So, damnit, I didn't really learn anything from this one. Except that it's hard to screw up a Columbus IPA. What a great hop...

Thursday, August 10, 2006

Valediction V

The last bottle of D.Y. Porter: This is a Smuttynose Robust Porter clone--the affable David Yarrington gave me the grain bill and I designed the hopping. And seeing as how I am, like, fucking damn near out of dark beers (excepting imperial stouts) I had better make more next week. It's imperative. I'm partly looking forward to fall and winter because they inspire me to make darker and chunkier beers. IPA's stick around, but wheat beers and summer ales and the lighter pale ales tend to go out the window in favor of more browns and stouts and porters in the draft fridge.

This is a seriously opaque porter, loaded with chocolate and carafa malts. There's a little citrusy twinge in the nose from some Cascade, but mostly we're talking dark chocolate and more dark chocolate. Special B and other dark crystal malts lend a warm, rich support structure and some deep raisiny fruit on the palate and in the nose. There will be no significant changes to this recipe and the next one is going on draft, which may make it even better...

In other news, my Altbier officially sucks. I seem to be totally jinxed on German ales, seeing as how the two I've tried have both had contamination issues. God-DAMNIT! Is there a Ralph's around here?

On the other hand, my multi-grain saison looks like it'll be a rousing success. An early bottle was utterly delicious.

Sunday, August 06, 2006

Sterling Wheat Saison

Had a random Saison idea the other day. I have Wyeast Farmhouse, which is supposed to be the Blaugies yest (they produce uber-dry, traditional Saisons). Around the time I was thinking of using this yeast, I also realized I had some things to use up. 1) Sterling hops, which are one of those kind of noble hop a la U.S. kind of things--they're supposed to be Saaz-y. 2) Franco-Belges Caramel Wheat Malt. It's hard to say the Lovibond on this, but it's probably in the upper twenties. It's just something I bought as an experiment and have somehow failed to use...

So this got me thinking: How about a wheat-heavy Saison that actually uses a caramel malt? And how about those Sterling? I had a Sterling-based Saison at BCTC that was terrific. The goal is to produce a fearsomely dry, relatively low-alcohol, subtly hopped Saison that is also fluffy with wheat, having just a little bit of toasty depth from the carawheat.

How bad can it be?

Tuesday, August 01, 2006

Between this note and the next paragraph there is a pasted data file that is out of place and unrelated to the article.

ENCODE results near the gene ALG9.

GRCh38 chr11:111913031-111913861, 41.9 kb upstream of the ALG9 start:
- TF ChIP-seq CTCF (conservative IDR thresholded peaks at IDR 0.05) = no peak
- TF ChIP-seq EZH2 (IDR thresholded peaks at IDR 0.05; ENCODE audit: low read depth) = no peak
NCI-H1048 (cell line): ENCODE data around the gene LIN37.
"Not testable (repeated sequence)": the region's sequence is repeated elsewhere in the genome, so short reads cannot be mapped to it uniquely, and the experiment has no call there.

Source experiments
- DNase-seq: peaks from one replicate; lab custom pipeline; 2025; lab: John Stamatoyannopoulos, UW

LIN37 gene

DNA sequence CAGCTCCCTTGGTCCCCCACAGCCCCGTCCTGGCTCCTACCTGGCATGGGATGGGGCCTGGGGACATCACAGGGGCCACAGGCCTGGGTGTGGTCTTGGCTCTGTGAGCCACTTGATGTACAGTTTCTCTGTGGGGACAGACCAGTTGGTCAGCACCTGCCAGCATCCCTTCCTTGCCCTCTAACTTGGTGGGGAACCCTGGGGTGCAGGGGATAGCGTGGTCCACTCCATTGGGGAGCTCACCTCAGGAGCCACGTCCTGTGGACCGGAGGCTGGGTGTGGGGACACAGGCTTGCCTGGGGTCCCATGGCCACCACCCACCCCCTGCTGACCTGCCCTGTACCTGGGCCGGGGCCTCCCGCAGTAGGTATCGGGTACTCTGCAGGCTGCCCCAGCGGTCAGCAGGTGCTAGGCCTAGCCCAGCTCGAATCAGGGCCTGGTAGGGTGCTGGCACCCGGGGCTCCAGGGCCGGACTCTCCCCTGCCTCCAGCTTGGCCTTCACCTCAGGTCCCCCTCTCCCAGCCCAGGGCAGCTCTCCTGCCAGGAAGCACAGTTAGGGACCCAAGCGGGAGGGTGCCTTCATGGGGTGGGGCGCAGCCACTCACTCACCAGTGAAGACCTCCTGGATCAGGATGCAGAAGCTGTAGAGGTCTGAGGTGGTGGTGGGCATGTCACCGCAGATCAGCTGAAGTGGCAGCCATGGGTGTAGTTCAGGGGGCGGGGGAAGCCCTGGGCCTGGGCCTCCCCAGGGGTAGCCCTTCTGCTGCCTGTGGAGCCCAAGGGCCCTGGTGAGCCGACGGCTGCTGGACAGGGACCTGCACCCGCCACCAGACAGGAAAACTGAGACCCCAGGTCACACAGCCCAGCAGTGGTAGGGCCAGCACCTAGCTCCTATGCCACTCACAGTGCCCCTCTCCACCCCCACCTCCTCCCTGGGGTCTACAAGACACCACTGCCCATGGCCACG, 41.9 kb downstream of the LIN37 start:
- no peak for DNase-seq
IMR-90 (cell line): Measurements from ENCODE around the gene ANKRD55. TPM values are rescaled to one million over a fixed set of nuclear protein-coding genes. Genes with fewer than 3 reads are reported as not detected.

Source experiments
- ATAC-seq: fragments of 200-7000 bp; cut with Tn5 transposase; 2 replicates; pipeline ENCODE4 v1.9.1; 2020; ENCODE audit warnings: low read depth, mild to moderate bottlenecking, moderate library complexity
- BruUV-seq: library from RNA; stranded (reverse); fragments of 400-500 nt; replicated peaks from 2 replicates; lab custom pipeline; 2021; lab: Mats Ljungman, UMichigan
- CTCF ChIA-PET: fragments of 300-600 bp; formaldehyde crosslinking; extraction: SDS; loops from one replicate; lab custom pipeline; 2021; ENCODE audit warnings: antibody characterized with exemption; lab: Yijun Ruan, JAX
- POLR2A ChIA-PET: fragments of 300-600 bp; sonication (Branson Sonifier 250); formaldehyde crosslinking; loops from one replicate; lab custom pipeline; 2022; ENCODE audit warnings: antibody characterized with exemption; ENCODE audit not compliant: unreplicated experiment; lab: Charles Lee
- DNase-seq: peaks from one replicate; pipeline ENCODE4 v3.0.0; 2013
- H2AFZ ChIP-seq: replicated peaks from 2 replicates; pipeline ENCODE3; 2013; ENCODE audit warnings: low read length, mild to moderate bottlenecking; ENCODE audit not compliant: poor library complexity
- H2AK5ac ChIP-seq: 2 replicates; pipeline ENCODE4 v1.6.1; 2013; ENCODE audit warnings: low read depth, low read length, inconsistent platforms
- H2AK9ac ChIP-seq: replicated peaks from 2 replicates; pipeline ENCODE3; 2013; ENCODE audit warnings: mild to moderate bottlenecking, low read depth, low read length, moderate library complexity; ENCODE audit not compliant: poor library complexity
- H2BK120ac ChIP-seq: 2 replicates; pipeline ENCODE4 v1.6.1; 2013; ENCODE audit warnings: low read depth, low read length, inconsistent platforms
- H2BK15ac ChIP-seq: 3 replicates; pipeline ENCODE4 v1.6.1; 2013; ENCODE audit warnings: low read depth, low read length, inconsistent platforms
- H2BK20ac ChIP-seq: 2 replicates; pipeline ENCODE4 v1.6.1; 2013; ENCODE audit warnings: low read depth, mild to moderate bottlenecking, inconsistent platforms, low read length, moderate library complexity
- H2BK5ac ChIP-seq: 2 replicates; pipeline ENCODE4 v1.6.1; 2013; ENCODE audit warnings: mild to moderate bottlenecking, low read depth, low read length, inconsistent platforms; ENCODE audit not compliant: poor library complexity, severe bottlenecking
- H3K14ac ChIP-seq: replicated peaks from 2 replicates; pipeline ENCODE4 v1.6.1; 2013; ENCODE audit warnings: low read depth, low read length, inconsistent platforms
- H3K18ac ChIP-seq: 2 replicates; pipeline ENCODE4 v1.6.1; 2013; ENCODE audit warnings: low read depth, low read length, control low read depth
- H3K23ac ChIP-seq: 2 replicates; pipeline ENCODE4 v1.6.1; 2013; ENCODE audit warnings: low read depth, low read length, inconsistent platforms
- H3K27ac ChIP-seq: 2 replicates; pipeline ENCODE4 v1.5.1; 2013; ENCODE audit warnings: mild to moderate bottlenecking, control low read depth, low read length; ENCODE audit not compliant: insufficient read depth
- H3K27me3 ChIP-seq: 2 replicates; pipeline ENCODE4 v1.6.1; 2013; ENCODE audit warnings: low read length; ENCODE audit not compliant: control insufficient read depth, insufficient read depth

XX Bitter

It's the ficklest of classics: XX Bitter.

Brewers all know it. Before I headed into the ether at Belgium Come to Cooperstown, I talked to a brewer (from Offshore Ales) about his "Hop Goddess." It was a consciously XX Bitter/Orval- inspired beer. It was great, by the by. My version from a year or so ago is way off the mark, but great. I brewed a hoppy Roeslare pale, trying to harken back to the days when XX was brewed with Rodenbach yeast. Drinking XX right now, mine is actually more interesting, but perhaps less balanced... It's a tricky style. Mine has amazing Roeslare aromatics, but an awful lot of bitterness for the slender, wild-yeast-attenuated body. The actual XX is more balanced than I recalled. It's bitter and lean, even a little severe, but balanced by a delicate maltiness and some subtle yeast aromatics.

The more I drink it the more I think I can compete. My next Roeslare pale will be less hampered by imitation. I'll just compose a simple, hearty grist, hammer it with characterful hops, and relax.

In other news, I've thought of a new Saison profile. With the Wyeast Farmhouse strain, I'll be brewing a Spring Wheat Saison with pils, wheat, and cara-wheat malts and lots of Sterling hops. Should be good.

Valedictions III and IV

Ah, so painful.

I'm sitting in my SWELTERING office sipping beer...

My original U.S. IPA, Eastern Thing, is next on the chopping block. I like old IPA's and this one is a good 18 months old. The nose is earthy and floral--Chinook and Cascade and such have lost their sharp grapefruitiness and faded into a more ethereal forest-floor thing. And the malt character has worked its way into the aromatics more. The palate has this particular, old IPA quality that's hard to describe... It's still bitter. The hops are bracing and a little tannic, but there's also a malt warmth that makes this feel almost like a mini barley wine. It brings me back...

And this one is really gonna suck...

"Log Jammin,'" my Bamberger Rauchbier. The first of its kind. I tried to improve it on the second batch and it was not nearly as good. It was perfect. Why did I try??

I guess I wanted to compete with the insane sausage-y smokiness of Aecht Schlenkerla Rauchbier and that's really hard to do without a smokehouse. Next winter I will return to the original: A simple 1/2 Munich 1/2 Rauchmalt grist with a touch of Carafa for color. To wit, this:

Glorious, deep, crystal-clear amber. The nose has a pronounced, but not overbearing smokiness--very young, I remember it smelled a little like hot-dogs. Mature, it's always felt like a distant camp-fire with steaks and single malt. The palate has a terrific, very Munich-y maltiness. None of the thickness of caramel malts--just even, subtle, suave Munich. The smoke flavor carries through into the finish, which is both sweet and smoky. It's pretty much a perfect smoked lager.